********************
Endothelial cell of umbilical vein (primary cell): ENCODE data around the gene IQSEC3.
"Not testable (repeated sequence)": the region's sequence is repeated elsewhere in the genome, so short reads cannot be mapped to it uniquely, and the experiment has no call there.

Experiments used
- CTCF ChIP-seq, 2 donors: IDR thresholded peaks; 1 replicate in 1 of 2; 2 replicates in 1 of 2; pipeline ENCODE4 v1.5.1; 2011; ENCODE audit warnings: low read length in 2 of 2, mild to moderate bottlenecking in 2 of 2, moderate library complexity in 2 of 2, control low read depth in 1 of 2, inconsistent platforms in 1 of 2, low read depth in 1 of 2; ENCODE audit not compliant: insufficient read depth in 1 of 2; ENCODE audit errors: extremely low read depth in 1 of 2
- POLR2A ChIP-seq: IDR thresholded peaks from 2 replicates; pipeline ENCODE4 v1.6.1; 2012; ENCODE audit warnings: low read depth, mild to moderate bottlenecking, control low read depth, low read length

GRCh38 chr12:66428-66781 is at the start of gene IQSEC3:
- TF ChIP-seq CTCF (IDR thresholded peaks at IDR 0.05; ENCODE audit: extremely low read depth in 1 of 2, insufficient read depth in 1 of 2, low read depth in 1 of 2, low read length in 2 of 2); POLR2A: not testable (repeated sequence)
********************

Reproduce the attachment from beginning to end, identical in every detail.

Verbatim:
Endothelial cell of umbilical vein (primary cell): ENCODE data around the gene IQSEC3.
"Not testable (repeated sequence)": the region's sequence is repeated elsewhere in the genome, so short reads cannot be mapped to it uniquely, and the experiment has no call there.

Experiments used
- CTCF ChIP-seq, 2 donors: IDR thresholded peaks; 1 replicate in 1 of 2; 2 replicates in 1 of 2; pipeline ENCODE4 v1.5.1; 2011; ENCODE audit warnings: low read length in 2 of 2, mild to moderate bottlenecking in 2 of 2, moderate library complexity in 2 of 2, control low read depth in 1 of 2, inconsistent platforms in 1 of 2, low read depth in 1 of 2; ENCODE audit not compliant: insufficient read depth in 1 of 2; ENCODE audit errors: extremely low read depth in 1 of 2
- POLR2A ChIP-seq: IDR thresholded peaks from 2 replicates; pipeline ENCODE4 v1.6.1; 2012; ENCODE audit warnings: low read depth, mild to moderate bottlenecking, control low read depth, low read length

GRCh38 chr12:66428-66781 is at the start of gene IQSEC3:
- TF ChIP-seq CTCF (IDR thresholded peaks at IDR 0.05; ENCODE audit: extremely low read depth in 1 of 2, insufficient read depth in 1 of 2, low read depth in 1 of 2, low read length in 2 of 2); POLR2A: not testable (repeated sequence)